Romani

I remember stories about young girls and children who ran away with the gypsies, looking for a romantic life on the road and camaraderie by the campfire. I have also heard of atrocities done to Romani folk during the Second World War and seen them vilified for setting up camp near towns and villages. I have known Romani families. One of my great, great aunts was married to a Roma man; she read tea leaves and, when he died, she was moved into the ground floor of a house, where she lived as if it were a caravan, with a curtain across her bed. In Ireland, they are known as tinkers. When I lived in the wilds of the Irish countryside, and walked several miles with my daughter in a sling to a friend’s house, I would often pass a caravan, with children playing by the roadside, water boiling for tea on a campfire, and washing drying in the hedgerow. They would always greet me; I’d stop for a chat and they’d comment on my baby’s progress. The one thing that surprised me about that family was the colour television they watched every night.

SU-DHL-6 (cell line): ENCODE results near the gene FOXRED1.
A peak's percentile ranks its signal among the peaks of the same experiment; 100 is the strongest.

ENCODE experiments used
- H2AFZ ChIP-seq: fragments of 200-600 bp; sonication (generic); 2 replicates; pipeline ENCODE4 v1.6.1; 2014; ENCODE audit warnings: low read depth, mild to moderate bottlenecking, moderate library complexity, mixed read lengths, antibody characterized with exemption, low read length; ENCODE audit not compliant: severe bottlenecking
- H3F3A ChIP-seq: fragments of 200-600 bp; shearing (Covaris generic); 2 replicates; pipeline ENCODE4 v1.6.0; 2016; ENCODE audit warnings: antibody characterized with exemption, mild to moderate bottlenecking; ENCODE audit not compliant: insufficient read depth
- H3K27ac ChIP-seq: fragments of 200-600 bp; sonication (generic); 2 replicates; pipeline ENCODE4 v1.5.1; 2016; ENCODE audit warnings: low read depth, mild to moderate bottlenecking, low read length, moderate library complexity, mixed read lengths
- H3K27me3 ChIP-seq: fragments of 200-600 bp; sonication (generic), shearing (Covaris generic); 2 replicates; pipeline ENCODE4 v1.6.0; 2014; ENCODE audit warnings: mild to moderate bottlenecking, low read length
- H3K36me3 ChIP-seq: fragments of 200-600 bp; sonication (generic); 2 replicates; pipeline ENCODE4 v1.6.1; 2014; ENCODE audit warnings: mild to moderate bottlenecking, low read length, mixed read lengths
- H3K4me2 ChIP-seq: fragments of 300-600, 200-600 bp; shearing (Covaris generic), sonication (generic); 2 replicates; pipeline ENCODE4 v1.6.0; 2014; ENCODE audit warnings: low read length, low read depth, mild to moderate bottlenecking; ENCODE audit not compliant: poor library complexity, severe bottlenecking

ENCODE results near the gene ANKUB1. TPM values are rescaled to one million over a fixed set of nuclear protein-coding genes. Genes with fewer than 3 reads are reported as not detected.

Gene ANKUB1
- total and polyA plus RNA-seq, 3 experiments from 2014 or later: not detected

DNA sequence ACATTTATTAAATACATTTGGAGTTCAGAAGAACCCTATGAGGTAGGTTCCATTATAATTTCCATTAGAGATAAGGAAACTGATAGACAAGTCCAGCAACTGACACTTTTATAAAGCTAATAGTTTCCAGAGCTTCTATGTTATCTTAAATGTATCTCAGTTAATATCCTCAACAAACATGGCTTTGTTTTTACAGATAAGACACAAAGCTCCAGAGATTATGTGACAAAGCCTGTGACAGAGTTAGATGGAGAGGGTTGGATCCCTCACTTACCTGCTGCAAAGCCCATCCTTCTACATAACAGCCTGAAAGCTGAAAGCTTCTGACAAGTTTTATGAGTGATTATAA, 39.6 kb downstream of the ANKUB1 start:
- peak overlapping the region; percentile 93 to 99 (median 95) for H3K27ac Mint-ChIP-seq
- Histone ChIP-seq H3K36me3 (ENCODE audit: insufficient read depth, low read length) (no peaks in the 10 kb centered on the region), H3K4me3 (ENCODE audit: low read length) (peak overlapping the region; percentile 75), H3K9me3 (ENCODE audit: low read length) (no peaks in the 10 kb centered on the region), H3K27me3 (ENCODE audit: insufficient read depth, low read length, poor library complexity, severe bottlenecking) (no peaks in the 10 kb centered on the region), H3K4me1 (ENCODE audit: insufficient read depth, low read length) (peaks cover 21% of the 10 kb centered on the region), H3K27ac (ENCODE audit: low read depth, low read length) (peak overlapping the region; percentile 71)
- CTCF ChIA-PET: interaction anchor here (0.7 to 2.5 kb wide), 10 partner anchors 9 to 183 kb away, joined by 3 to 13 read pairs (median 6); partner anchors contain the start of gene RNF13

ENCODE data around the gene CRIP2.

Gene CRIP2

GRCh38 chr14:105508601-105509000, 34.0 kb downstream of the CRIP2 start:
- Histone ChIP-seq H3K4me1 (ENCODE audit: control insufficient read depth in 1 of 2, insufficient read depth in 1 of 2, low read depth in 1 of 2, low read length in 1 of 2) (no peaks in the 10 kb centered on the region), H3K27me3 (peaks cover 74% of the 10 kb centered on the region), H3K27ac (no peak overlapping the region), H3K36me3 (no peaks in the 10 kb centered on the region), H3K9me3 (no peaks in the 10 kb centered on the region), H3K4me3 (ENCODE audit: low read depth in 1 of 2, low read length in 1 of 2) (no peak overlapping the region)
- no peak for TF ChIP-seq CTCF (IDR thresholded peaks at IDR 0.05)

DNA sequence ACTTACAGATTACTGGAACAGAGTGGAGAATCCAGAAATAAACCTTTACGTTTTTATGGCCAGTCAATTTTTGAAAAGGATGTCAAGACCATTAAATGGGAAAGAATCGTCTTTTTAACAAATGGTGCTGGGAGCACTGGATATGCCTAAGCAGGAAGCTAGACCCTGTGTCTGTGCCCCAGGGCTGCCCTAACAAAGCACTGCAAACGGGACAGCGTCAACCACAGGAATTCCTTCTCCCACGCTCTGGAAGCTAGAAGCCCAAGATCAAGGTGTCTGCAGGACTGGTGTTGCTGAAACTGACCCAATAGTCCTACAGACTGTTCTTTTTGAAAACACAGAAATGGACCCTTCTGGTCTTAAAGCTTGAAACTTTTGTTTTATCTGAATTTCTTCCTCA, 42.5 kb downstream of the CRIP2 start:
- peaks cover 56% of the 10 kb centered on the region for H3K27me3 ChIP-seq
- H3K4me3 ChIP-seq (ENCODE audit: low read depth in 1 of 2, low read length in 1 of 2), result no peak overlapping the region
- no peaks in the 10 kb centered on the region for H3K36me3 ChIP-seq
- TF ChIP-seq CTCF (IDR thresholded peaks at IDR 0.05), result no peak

wild roses blossom
in the heart of the briar
a curl of wood smoke

Kim M. Russell, 2018

Image result for irish tinkers caravan outside Navan
Image found on Wikipedia

My response to Carpe Diem #1408 Gypsy (kikobun)

Today our challenge is to create a kikobun, which is structured somewhat like a haibun, a passage of prose with at least one short poem (haiku or tanka). It features landscape and nature, and interaction between writer and the landscape. The key specification is that a kikôbun involves movement of the writer, in that it is a short travel diary. The haiku should not repeat what is in the prose, and should not attempt to ′globalise’ the prose like a conclusion. Our theme is ‘gypsy’.

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8 thoughts on “Romani

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